MIT improves fuel cell output 50 percentMay 16th, 2008 - 2:58 pm ICT by admin
Washington, May 16 (IANS) An improved fuel cell, developed by MIT engineers, not only delivers 50 percent greater output, but is also substantially cheaper than older counterparts. “Our goal is to replace traditional fuel-cell membranes with these cost-effective, highly tunable and better-performing materials,” said Paula T. Hammond, who led the research team.
The Massachussetts Institute of Technology (MIT) team focussed on direct methanol fuel cells (DMFCs), in which the methanol is directly used as the fuel and reforming of alcohol down to hydrogen is not required.
Such a fuel cell is attractive because the only waste products are water and carbon dioxide. Also, because methanol is a liquid, it is easier to store and transport than hydrogen gas, and is safer because it won’t explode.
Methanol also has a high energy density - a little goes a long way, making it especially interesting for portable devices.
The DMFCs currently on the market have limitations. For example, the material currently used for the electrolyte sandwiched between the electrodes is expensive.
More importantly a material, known as Nafion, is permeable to methanol, allowing some of the fuel to seep across the centre of the fuel cell. This wastes fuel and lowers the efficiency of the cell.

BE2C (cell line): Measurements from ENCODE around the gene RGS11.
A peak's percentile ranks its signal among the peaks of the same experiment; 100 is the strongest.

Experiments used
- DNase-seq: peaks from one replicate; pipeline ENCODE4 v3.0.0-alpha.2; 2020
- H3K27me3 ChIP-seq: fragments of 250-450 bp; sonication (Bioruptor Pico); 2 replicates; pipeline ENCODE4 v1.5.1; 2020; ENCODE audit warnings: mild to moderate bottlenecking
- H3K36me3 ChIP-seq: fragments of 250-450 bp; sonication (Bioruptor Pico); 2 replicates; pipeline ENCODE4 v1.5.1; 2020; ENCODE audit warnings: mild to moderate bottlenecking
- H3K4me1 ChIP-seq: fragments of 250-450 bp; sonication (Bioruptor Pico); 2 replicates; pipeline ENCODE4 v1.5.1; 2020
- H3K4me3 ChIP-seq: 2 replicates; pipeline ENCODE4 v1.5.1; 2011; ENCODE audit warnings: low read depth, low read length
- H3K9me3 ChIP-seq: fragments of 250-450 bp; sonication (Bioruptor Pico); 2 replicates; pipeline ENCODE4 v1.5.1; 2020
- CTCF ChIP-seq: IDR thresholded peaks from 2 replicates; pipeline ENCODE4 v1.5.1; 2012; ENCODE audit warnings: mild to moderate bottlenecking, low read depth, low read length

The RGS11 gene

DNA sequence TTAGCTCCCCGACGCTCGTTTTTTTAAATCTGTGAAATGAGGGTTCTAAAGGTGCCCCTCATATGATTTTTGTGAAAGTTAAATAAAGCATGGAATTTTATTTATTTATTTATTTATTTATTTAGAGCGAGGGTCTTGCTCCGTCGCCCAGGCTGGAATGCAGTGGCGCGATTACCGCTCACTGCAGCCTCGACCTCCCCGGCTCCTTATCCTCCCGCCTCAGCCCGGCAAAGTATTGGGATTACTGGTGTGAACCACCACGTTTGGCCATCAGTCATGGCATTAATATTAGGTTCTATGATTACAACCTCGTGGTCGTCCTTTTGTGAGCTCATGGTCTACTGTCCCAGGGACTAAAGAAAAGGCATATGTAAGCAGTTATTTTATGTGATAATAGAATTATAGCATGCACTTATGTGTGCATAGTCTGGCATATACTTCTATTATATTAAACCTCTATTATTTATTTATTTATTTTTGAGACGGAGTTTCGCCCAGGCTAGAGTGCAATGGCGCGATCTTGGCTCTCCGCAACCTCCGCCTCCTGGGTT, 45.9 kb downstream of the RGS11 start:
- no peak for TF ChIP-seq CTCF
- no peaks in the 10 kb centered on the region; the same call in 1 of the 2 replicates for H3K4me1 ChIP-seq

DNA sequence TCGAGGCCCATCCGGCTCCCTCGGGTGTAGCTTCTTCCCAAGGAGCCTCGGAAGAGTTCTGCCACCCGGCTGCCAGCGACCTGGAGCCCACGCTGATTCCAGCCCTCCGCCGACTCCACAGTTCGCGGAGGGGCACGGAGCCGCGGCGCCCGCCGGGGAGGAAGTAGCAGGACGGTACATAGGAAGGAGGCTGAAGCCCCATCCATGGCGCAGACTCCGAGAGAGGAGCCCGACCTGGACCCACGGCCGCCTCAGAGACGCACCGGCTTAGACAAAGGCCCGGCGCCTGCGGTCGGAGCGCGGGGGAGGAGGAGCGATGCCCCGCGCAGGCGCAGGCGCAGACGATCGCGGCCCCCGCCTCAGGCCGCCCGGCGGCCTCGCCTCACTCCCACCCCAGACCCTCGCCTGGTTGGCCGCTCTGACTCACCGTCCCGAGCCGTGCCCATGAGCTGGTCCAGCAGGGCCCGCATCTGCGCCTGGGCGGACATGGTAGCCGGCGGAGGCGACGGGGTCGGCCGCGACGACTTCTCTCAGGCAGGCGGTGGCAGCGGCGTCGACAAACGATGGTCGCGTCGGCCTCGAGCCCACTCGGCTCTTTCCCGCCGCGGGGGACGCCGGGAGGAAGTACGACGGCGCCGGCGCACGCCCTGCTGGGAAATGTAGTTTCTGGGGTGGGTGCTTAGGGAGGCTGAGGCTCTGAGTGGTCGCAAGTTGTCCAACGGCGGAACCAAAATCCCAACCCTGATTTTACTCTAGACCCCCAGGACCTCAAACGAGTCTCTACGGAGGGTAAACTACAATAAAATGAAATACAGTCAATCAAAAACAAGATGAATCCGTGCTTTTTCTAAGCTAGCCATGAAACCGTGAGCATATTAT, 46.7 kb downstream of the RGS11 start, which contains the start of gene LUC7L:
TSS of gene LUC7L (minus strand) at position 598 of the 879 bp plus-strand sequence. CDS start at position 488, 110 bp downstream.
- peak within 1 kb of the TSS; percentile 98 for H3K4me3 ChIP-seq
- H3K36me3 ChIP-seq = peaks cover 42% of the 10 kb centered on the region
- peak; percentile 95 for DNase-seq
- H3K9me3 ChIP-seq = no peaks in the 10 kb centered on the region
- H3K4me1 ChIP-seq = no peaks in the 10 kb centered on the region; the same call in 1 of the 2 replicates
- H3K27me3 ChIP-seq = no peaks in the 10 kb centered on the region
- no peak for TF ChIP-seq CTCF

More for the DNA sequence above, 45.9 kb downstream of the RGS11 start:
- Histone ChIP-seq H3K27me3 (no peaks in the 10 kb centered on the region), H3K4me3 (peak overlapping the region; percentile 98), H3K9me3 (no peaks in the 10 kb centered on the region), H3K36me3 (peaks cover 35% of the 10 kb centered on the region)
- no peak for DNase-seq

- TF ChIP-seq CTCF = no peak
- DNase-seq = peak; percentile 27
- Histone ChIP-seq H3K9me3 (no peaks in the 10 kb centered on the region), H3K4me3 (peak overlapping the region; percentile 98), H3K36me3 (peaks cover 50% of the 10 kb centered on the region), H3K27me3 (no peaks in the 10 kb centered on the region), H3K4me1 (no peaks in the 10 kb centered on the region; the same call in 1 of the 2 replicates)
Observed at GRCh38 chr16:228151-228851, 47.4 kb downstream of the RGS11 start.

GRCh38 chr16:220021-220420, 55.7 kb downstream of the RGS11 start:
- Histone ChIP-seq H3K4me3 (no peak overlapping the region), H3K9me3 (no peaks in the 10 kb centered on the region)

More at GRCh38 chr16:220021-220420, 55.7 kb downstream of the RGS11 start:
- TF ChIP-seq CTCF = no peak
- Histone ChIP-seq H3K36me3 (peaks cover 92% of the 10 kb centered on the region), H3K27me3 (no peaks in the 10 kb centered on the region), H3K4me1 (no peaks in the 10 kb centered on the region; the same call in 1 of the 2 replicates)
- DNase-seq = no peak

Using a relatively new technique known as layer-by-layer assembly, the MIT researchers created an alternative to Nafion. “We were able to tune the structure of (our) film a few nanometres at a time,” Hammond said, getting around some of the problems associated with other approaches.
The team is now exploring whether the new film could be used by itself, completely replacing Nafion. To that end, they have been generating thin films that stand alone, with a consistency much like plastic wrap.
The findings of the study have been published in the latest issue of the journal Advanced Materials.
Tags: advanced materials, carbon dioxide, cell membranes, consistency, counterparts, direct methanol fuel, direct methanol fuel cells, efficiency, electrodes, electrolyte, energy density, fuel cell, high energy, hydrogen gas, institute of technology, massachussetts institute of technology, methanol fuel cells, nafion, new film, thin films